Shaping the dark

The mind reposes, and a girl nearing four once more
can't sleep through the night.

And her parents tell her this time she cannot come back
to them, she must return to her room.

She hates them for this.
All kinds of monsters begin to scare her.

And the next night the girl begs to be saved from monsters,
but her parents say no, and the girl cries and cries

and her parents feel cursed.
The monsters grow in their numbers, one becoming so scary

she is even funny; and the girl, stunned by the silence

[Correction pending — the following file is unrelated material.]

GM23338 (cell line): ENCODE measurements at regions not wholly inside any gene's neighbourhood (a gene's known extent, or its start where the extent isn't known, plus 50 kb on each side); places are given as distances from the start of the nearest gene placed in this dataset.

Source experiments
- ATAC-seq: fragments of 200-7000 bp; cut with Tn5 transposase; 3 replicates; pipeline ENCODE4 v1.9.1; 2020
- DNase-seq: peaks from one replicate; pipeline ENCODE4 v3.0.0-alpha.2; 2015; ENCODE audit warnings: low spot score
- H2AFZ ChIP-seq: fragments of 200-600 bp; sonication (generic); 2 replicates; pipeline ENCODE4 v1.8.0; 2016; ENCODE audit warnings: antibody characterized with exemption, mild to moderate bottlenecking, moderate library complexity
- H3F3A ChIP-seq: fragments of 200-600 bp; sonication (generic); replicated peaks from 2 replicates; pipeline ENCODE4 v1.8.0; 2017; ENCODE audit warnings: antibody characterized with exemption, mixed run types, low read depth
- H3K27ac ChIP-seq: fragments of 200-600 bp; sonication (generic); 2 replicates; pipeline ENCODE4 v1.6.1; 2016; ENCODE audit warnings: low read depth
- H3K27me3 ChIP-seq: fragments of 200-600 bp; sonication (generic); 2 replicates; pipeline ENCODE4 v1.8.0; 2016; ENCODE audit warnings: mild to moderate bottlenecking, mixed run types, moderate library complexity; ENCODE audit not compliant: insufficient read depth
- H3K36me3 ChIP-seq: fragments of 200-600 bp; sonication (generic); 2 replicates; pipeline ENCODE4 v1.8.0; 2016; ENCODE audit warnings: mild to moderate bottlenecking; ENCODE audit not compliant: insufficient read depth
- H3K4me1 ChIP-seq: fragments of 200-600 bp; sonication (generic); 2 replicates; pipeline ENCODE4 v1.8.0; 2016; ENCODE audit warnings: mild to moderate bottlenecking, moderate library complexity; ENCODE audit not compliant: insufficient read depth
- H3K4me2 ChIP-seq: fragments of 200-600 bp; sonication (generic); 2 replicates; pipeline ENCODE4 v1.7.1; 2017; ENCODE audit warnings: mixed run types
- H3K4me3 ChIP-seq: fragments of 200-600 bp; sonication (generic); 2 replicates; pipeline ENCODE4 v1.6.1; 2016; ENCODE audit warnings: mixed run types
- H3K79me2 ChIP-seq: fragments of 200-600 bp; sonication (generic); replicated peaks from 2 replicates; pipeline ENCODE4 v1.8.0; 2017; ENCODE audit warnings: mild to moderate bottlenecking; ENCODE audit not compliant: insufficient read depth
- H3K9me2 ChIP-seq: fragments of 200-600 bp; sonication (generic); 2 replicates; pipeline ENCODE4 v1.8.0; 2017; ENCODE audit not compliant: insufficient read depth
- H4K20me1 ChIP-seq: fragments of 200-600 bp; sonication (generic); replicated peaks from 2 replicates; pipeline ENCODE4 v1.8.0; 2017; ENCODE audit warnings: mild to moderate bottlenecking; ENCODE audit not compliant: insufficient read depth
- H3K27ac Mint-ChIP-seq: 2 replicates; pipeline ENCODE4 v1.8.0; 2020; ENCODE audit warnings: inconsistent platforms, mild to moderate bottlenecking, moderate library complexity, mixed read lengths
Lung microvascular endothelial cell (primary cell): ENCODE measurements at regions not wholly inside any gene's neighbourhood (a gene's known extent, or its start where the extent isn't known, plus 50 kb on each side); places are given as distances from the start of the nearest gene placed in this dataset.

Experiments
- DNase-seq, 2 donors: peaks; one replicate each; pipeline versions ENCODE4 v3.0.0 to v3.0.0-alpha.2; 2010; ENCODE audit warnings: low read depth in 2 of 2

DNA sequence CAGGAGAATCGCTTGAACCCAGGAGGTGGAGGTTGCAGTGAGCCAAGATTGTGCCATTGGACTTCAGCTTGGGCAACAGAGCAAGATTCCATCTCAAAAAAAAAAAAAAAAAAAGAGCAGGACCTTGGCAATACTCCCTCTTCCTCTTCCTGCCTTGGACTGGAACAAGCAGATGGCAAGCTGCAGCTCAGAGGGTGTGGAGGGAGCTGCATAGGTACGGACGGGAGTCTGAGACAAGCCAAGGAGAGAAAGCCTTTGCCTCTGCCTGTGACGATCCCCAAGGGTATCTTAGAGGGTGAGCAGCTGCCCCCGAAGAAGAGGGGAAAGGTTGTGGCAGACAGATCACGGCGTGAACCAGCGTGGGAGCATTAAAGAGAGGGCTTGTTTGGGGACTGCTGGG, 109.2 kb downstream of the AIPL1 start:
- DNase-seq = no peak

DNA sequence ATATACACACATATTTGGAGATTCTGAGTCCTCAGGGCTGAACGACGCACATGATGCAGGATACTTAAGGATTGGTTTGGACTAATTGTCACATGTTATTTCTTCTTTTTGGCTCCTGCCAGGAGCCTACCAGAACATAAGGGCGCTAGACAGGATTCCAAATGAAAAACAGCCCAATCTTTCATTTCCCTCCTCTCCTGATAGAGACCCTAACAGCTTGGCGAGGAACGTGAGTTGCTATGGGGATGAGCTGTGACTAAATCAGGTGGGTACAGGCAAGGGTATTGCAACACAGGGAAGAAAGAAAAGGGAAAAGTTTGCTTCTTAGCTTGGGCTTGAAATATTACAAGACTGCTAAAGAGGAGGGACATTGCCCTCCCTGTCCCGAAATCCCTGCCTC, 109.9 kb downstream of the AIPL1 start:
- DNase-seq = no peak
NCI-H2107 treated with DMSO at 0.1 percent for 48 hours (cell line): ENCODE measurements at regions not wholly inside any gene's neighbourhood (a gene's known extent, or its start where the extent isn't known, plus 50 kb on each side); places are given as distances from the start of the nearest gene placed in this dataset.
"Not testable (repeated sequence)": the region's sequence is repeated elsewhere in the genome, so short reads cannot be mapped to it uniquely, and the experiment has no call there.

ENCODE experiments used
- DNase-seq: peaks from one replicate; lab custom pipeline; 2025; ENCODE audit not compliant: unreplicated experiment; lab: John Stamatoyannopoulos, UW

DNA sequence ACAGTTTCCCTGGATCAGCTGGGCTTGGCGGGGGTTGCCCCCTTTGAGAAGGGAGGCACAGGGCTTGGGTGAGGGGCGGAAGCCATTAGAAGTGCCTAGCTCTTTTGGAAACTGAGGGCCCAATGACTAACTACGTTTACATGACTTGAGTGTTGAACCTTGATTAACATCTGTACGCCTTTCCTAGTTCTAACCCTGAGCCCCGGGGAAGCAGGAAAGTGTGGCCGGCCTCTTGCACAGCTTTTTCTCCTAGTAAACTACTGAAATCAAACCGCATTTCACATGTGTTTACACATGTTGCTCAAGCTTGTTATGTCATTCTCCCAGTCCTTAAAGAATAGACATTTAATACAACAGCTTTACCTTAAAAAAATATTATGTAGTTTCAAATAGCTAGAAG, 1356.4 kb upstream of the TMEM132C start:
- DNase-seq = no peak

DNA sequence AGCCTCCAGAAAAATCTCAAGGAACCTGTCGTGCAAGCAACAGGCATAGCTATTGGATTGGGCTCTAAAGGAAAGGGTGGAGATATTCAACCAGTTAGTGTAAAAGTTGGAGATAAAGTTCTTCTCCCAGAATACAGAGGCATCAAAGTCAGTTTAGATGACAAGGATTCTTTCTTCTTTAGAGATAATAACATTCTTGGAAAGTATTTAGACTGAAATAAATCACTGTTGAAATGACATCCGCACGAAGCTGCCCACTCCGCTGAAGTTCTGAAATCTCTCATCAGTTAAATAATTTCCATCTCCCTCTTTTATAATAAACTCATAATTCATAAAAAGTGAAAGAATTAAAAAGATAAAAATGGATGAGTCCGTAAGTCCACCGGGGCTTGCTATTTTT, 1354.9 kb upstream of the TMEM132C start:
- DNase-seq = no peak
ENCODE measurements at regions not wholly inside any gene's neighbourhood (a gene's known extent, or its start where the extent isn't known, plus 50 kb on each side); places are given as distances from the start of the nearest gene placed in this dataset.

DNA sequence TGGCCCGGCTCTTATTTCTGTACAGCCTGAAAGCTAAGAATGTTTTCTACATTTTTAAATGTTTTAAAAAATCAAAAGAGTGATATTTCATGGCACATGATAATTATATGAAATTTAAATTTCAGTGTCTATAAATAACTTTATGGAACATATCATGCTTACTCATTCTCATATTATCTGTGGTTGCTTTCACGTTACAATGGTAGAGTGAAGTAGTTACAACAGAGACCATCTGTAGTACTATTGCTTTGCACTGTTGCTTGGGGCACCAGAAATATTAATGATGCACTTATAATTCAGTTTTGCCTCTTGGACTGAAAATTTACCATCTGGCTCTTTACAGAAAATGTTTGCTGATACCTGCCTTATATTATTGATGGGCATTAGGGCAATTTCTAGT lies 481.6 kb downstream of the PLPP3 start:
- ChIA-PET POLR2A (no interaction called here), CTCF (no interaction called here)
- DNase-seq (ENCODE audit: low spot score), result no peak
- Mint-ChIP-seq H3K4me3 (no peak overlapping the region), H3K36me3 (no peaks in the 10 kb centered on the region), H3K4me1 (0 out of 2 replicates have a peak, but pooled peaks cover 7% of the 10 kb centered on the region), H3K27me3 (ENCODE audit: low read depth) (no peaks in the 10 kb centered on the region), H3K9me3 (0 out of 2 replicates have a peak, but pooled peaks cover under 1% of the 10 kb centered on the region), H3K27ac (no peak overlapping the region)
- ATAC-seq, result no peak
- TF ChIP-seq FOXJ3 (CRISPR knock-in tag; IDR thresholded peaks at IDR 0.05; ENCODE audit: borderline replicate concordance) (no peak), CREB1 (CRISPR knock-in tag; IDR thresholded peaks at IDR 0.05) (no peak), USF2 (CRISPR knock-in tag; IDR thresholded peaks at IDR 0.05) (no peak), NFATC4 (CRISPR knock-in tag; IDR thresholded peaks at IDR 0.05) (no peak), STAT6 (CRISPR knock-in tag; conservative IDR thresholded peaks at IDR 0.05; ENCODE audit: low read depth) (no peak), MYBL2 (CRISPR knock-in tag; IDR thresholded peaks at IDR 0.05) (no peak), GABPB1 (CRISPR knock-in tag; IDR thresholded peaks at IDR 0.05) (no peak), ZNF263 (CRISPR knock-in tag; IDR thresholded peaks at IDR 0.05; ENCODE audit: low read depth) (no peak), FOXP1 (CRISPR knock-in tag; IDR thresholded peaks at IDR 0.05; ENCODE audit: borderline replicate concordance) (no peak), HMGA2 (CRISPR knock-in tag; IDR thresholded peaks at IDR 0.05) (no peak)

of evening, walks for hours through the halls of her home.

She looks in nightlights and in streetlights
and in moonlight for shapes that will one day dress the dead.

And when the shapes move, they quiver bright with sound.
This is a comfort to her. This is her pleasure in them.

With them, she begins singing.


Poems by Forrest Hamer:

Night traveling
Goldsboro narrative #37
Shaping the dark
Berkeley, late spring
13 suppositions about the ubiquitous
Goldsboro narrative #24: Second benediction
Getting happy
The calling

TIMES TEN: An Anthology of Northern California Poets